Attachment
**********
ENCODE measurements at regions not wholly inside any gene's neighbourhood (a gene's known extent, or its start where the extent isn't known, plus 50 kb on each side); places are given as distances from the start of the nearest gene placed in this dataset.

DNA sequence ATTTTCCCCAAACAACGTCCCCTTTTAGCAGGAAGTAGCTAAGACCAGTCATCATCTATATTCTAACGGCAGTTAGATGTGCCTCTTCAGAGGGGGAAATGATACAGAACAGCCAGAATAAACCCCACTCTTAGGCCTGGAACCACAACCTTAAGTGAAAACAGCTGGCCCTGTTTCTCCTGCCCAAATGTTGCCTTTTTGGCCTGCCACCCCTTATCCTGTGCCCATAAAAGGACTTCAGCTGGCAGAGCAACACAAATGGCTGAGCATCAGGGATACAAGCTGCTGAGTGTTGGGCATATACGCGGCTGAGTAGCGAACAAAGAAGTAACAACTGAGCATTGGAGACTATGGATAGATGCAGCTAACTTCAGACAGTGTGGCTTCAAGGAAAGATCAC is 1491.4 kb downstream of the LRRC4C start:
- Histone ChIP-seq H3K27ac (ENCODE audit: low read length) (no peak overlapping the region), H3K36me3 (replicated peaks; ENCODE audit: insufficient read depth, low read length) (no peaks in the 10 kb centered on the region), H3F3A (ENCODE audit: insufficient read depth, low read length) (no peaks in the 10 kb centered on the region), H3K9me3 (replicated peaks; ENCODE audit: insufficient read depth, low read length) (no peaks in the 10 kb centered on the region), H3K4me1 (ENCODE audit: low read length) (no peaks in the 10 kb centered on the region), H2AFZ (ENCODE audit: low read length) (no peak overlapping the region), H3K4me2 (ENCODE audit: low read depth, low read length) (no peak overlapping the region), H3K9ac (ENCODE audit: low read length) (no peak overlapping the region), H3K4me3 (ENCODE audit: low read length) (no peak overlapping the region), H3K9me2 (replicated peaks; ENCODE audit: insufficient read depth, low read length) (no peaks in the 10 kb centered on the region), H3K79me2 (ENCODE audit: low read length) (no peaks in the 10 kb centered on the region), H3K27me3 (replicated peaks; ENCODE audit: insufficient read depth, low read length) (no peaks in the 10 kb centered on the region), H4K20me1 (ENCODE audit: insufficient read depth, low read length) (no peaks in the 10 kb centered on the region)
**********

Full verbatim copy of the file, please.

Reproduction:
ENCODE measurements at regions not wholly inside any gene's neighbourhood (a gene's known extent, or its start where the extent isn't known, plus 50 kb on each side); places are given as distances from the start of the nearest gene placed in this dataset.

DNA sequence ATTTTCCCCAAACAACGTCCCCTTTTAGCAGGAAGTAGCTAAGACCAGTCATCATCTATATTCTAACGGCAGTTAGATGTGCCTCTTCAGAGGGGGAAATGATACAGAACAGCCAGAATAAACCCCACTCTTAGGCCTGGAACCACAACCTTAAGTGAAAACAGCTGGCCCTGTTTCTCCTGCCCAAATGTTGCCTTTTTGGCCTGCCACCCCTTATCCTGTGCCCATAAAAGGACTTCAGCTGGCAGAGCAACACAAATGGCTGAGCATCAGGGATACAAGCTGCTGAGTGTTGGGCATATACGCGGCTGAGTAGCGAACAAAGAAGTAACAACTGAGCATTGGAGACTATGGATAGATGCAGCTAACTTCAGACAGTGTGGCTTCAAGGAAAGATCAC is 1491.4 kb downstream of the LRRC4C start:
- Histone ChIP-seq H3K27ac (ENCODE audit: low read length) (no peak overlapping the region), H3K36me3 (replicated peaks; ENCODE audit: insufficient read depth, low read length) (no peaks in the 10 kb centered on the region), H3F3A (ENCODE audit: insufficient read depth, low read length) (no peaks in the 10 kb centered on the region), H3K9me3 (replicated peaks; ENCODE audit: insufficient read depth, low read length) (no peaks in the 10 kb centered on the region), H3K4me1 (ENCODE audit: low read length) (no peaks in the 10 kb centered on the region), H2AFZ (ENCODE audit: low read length) (no peak overlapping the region), H3K4me2 (ENCODE audit: low read depth, low read length) (no peak overlapping the region), H3K9ac (ENCODE audit: low read length) (no peak overlapping the region), H3K4me3 (ENCODE audit: low read length) (no peak overlapping the region), H3K9me2 (replicated peaks; ENCODE audit: insufficient read depth, low read length) (no peaks in the 10 kb centered on the region), H3K79me2 (ENCODE audit: low read length) (no peaks in the 10 kb centered on the region), H3K27me3 (replicated peaks; ENCODE audit: insufficient read depth, low read length) (no peaks in the 10 kb centered on the region), H4K20me1 (ENCODE audit: insufficient read depth, low read length) (no peaks in the 10 kb centered on the region)